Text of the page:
Throughout 2016, Tumblr's product design team (our lead Lydia, Anna, Osebo, Davina, Matt, and I) spent a decent amount of our extra time working through new interpretations of what Tumblr could be, what new community structures could work within the product, new ways of viewing user content, and much more. Everyone listed proffered their own unique input and our collective work melded into a generally cohesive vision that would mutate throughout the year, changing as members of the team left, until only Matt and I were left. The following writing is a summarization of the tail-end of my own input around 2017, shortly before I left Tumblr, and describes some of the aspects of our vision I felt I contributed most of my attention towards.
After Oath aquired Tumblr (via Yahoo) in June 2017, the general prioritization of product design work shifted to accomodate for the various backend systems that needed to be integrated between Oath and Yahoo/Tumblr. These systems included the inclusion of GDPR onboarding processes for all users, the addition of more pervasive advertising throughout the site, and the integration of “reporting and security” pipelines that all of Oath’s subsidary organizations used.
The prioritization of Oath’s comprehensive “integration” work, in a nutshell, was basically net-harmful to the existing experience Tumblr users had come to expect. By early 2018, a cohort of developers and the creative team internally lobbied to begin work on "New Tumblr" initiatives that would reboot the overall experience and align the product itself with the new branding work that had already been completed by Doug Richard's team in late 2017.Source: Douglas Richards
Long story short, through persuasive arguments on our part, the “New Tumblr” cohort had been able to secure organizational backing and time set aside for visioning work while Oath’s infrastructural work was completed with existing design components.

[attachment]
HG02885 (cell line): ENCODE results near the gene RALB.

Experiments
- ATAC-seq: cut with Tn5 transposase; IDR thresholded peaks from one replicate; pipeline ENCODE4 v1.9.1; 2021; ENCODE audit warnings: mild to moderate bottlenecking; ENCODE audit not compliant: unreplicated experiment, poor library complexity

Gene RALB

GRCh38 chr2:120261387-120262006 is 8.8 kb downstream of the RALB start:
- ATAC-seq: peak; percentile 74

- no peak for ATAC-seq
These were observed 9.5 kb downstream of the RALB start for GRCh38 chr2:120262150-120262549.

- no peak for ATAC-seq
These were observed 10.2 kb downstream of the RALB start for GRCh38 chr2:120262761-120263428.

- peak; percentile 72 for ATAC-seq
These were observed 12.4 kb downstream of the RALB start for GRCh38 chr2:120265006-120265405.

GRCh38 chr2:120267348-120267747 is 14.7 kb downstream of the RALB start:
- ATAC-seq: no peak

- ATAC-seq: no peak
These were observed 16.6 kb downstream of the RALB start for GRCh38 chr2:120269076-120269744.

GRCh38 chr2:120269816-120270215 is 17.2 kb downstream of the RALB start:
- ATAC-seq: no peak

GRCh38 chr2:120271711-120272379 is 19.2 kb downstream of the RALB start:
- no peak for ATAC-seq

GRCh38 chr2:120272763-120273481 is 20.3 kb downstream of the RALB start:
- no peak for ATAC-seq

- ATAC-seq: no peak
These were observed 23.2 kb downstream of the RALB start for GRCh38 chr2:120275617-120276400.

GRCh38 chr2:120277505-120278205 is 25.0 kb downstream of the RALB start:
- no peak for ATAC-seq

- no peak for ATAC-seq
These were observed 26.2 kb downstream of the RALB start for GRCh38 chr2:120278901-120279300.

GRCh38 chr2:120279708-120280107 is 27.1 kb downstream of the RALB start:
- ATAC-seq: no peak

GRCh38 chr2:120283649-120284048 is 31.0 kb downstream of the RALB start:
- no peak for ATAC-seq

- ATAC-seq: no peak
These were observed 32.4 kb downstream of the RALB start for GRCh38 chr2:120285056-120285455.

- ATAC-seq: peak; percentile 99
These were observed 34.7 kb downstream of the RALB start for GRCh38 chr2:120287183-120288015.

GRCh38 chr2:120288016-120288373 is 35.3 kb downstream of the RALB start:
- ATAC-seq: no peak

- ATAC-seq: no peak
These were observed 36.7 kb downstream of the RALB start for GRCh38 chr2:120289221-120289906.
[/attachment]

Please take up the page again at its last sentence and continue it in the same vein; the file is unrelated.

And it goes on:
Throughout the last year or so of my involvement at Tumblr, the product design team had the opportunity to take several threads of work in our generally-defined “Community” space and unite them into a totalizing vision of how a redefined Tumblr might look and feel.
Our focus areas for new work involved most of the post creation interfaces, the main feed, new conceptions of “groups”, and new user onboarding.
While the product design team that was left in early 2017 — Matt Clifton, Neil Voss (Our design director), and myself — collaborated on most aspects of Tumblr 2 in an interwoven manner, we each focused on particular aspects of Tumblr's experience we had more radical ideas about.
In my work for Tumblr 2, I focused on the following functionalities:
- Overall Information Architecture
- Informed from my previous experience of weaving cross-platform security features across Tumblr, I had several specific ideas for how to decrease Tumblr's user-perceived surface area. The design work I produced for a renewed "Tumblr 2" information architecture was for the most part written and abstracted in the form of models/maps, but some interface design work I produced reflected these models well.
- Post Creation Interfaces
- For Tumblr 2 post creation, I was inspired deeply by a sentiment expressed by Doug often that he wanted to one day create all of Tumblr's branded content with Tumblr tools natively. As Tumblr stands, it uses a dated and partitioned mechanism of post creation affectionately named the "post flower". In my "New Post Form" works, I wanted to create a single interface for the collaging of various content types, such that Doug and his team could one day design Tumblr with Tumblr.
- In-feed communications (New replies):
- New user onboarding was one of the last major product areas I was given to design outright. Prior to my involvement, it was a project which had been in ongoing development for two years. Integrating GDPR-required interfaces and prototyping "Tumblr 2" style interfacing was one of the last projects I took on before I left Tumblr.